Prem Nazir, Thikkurissi Sukumaran Nair, Kottarakka Sreedharan Nair, S. P. Pillai, B. S. Saroja etc.
Mythology was the favourite theme of Indian cinema in the 1950s. Fantasy and adventure were the other sure-shot success themes. In the South MGR-starrers like Manthrikumari, Marutha Naattu Ilavarasi (1950), Sarvadhikari, Marmayogi (1951) and Sivaji Ganesan starrers like Manohara (1954) are perfect examples of such films. In such adventurous tales the story is usually of the hero who fights against the tyrannical regime of kings, ministers, and brings peace and harmony. In most of these films, the hero or the heroine falls in love with the son or daughter of the tyrant ruler.
Amiya Chakravarthy’s block buster Hindi film Badal (1951) also followed a similar formula. The Malayalam version, Desha Bhaktan (1952) was also a huge hit.
Athmarpanam, released on March 23, 1956, was a blend of sequences borrowed from the Hindi and Tamil mentioned above. Shot at Merryland Studios and produced under the banner of Filmco Productions, the film was directed by G. R. Rao. K. P. Kottarakkara wrote the script and dialogues. The dances choreographed by the renowned dance director Sohanlal and performed by Kusalakumari and Meenakshi from Bombay was highlight of this film. Like it happened to a similar film Kerala Kesari (1951), this film failed at the box office. Some of the songs composed by V. Dakshinamoorthy and brilliant acting by Thikkurissi were perhaps the only saving grace.
Ugravarma (Thikkurissi), the king of Kalpakapuram, declares himself as God. The atheist king forces the innocent people to worship him. The people suffer and pine for freedom. Those who raise their voice against the king are put to the sword. The people’s saviour, a strange person who introduces himself as Vijayan, appears proclaiming that ‘freedom of thought and worship is the birthright of the citizens.’ The king orders the army chief Vikraman (Prem Nazir) to capture Vijayan. But Vijayan escapes. The people assemble under the leadership of Vijayan to revolt against the autocratic rule of the king.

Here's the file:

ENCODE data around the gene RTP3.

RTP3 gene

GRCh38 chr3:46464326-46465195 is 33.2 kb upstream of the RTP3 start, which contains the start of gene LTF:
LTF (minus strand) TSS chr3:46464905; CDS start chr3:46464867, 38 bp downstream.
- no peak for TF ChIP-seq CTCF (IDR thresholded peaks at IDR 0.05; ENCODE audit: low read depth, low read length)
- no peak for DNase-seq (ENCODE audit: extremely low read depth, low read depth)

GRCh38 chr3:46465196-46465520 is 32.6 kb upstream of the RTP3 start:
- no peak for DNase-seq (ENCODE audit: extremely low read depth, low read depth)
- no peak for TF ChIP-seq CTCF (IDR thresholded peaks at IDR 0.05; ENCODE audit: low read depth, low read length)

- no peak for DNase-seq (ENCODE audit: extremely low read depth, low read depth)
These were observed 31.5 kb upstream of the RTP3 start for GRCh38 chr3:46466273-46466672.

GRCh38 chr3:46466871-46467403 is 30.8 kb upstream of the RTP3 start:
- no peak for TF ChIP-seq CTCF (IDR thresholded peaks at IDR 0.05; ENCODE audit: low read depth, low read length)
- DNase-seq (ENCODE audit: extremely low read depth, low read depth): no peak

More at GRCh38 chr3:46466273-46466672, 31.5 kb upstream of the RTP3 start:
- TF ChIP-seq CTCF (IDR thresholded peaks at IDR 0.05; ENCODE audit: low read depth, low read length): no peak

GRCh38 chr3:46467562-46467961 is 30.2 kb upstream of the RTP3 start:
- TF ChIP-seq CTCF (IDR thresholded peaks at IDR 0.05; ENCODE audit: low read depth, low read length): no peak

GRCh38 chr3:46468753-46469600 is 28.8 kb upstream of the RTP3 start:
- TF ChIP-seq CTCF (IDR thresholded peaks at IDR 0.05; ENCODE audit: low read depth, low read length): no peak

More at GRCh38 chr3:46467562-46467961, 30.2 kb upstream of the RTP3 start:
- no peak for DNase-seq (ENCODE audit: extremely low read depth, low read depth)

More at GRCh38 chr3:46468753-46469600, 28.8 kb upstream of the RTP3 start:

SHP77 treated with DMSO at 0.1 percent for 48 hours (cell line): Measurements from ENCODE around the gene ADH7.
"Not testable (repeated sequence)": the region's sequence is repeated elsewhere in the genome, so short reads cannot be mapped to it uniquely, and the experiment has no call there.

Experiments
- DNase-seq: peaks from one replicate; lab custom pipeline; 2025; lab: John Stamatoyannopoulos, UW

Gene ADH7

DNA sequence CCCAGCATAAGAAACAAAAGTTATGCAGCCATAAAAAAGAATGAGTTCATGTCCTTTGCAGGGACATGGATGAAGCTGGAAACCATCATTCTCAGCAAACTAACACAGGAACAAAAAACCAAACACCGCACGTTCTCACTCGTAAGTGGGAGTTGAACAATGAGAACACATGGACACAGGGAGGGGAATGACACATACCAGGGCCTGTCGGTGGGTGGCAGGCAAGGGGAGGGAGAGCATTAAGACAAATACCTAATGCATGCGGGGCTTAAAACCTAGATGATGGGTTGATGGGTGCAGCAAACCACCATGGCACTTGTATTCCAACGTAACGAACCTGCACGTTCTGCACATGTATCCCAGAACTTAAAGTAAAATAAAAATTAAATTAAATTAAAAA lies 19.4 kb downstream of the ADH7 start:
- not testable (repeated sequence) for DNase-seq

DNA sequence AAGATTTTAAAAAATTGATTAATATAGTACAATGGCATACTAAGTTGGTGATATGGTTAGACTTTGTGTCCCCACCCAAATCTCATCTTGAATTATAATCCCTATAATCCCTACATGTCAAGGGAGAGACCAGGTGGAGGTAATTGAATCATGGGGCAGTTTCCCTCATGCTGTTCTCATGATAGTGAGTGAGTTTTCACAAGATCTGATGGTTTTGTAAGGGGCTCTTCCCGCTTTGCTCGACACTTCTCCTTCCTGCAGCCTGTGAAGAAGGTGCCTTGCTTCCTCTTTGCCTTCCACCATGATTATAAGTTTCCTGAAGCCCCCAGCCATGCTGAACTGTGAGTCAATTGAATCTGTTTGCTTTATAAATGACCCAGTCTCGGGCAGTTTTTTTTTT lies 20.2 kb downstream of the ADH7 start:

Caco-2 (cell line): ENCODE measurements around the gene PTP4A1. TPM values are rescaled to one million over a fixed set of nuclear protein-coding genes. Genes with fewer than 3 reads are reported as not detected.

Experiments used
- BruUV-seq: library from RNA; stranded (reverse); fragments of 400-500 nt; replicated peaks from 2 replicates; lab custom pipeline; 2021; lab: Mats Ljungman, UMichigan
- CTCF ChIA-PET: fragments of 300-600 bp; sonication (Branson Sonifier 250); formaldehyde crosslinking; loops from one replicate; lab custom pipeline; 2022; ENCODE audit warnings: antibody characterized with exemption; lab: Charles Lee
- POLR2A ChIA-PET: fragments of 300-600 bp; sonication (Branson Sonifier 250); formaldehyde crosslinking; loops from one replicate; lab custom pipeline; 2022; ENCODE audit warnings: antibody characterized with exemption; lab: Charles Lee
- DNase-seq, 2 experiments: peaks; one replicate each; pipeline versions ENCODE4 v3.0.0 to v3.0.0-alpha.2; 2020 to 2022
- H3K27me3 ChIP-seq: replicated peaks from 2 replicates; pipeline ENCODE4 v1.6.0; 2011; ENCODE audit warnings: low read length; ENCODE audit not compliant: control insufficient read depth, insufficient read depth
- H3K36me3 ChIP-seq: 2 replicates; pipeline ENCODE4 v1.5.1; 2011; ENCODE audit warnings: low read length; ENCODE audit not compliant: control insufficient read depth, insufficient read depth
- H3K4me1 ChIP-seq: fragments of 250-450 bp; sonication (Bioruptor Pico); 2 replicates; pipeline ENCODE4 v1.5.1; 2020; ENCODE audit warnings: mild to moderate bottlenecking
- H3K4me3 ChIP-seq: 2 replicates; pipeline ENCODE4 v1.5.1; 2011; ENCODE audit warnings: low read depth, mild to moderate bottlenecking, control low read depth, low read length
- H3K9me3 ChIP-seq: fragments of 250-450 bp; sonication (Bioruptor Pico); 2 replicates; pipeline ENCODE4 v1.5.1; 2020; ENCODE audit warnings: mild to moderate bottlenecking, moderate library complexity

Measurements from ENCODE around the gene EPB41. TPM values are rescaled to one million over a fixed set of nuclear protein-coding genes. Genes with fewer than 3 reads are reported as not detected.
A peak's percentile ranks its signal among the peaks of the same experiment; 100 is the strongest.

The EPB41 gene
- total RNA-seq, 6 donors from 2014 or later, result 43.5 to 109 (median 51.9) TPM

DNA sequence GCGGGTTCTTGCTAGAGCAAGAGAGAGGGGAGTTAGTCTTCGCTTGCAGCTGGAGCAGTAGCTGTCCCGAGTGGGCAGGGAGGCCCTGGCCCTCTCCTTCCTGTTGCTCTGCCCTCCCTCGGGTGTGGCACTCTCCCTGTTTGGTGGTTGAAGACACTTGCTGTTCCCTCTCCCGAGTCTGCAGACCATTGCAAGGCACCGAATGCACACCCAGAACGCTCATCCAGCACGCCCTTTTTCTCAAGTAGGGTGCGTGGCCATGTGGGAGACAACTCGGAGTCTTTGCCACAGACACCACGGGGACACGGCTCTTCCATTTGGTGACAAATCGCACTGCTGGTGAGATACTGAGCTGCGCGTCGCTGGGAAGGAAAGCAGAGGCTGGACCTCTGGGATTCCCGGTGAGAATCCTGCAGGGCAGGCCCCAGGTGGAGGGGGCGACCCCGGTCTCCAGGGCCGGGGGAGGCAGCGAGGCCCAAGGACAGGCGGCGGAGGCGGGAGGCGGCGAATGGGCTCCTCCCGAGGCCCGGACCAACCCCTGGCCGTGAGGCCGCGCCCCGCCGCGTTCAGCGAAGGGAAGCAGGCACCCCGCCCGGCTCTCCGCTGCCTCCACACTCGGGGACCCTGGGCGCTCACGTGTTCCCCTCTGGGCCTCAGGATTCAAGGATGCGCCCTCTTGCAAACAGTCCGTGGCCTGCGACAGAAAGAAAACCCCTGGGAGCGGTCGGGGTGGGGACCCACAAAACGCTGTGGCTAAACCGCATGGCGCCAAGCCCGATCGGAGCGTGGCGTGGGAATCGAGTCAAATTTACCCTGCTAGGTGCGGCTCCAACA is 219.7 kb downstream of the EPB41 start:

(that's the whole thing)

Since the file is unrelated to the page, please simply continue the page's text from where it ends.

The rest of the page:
Nalini (B. S. Saroja), the daughter of Prathaparudran (Kottarakkara) who executes the king’s orders in the kingdom, falls in love with Vikraman, though she is against the cruelty of her father and the king. She rallies behind the people who fight against the king’s tyranny. Nalini tries to persuade her lover to withdraw from his attempts to capture Vijayan and to save the lives of the innocent people.
News spreads that Nalini is in love with Vijayan and that they meet secretly. The king issues orders to arrest her. Nalini is arrested by Vikraman. The king orders the execution of Vikraman for not being able to capture Vijayan. Vikraman is saved by Vijayan and Nalini is set free. Vijayan usurps power from Ugravarman and establishes peace and harmony in the kingdom.
Now comes the climax. Vijayan is none other than Nalini in disguise. Vikraman and Nalini get married bringing the film to a happy end.
Out of the eight songs written by Abhayadev and composed by Dakshinamoorthy, some of them became hits. The duet Anandavalli nee thanne alle… (A. M. Raja-P.Leela), which was a copy of the C. Ramachandra composition Gaya andhera huva ujaara… (Subah Ka Thara-1954) sung by Talat Mohammed and Latha Mangeshkar became a huge hit.
A devotional number Hare muraare… (Raja, Jikki and chorus) was a copy of Hemant Kumar’s Jai Jagadeesh Hare… for the Hindi film Anand Math ( 1952 ). The other hits include Vaadaathe nilkkane… (Leela), Puthu varsham vannallo…(Raja and chorus), and Maanju povan maathramaayen…
Will be remembered: As an adventure film from the early years of Malayalam cinema. For the music, especially for the duet Anadavalli nee thanne alle…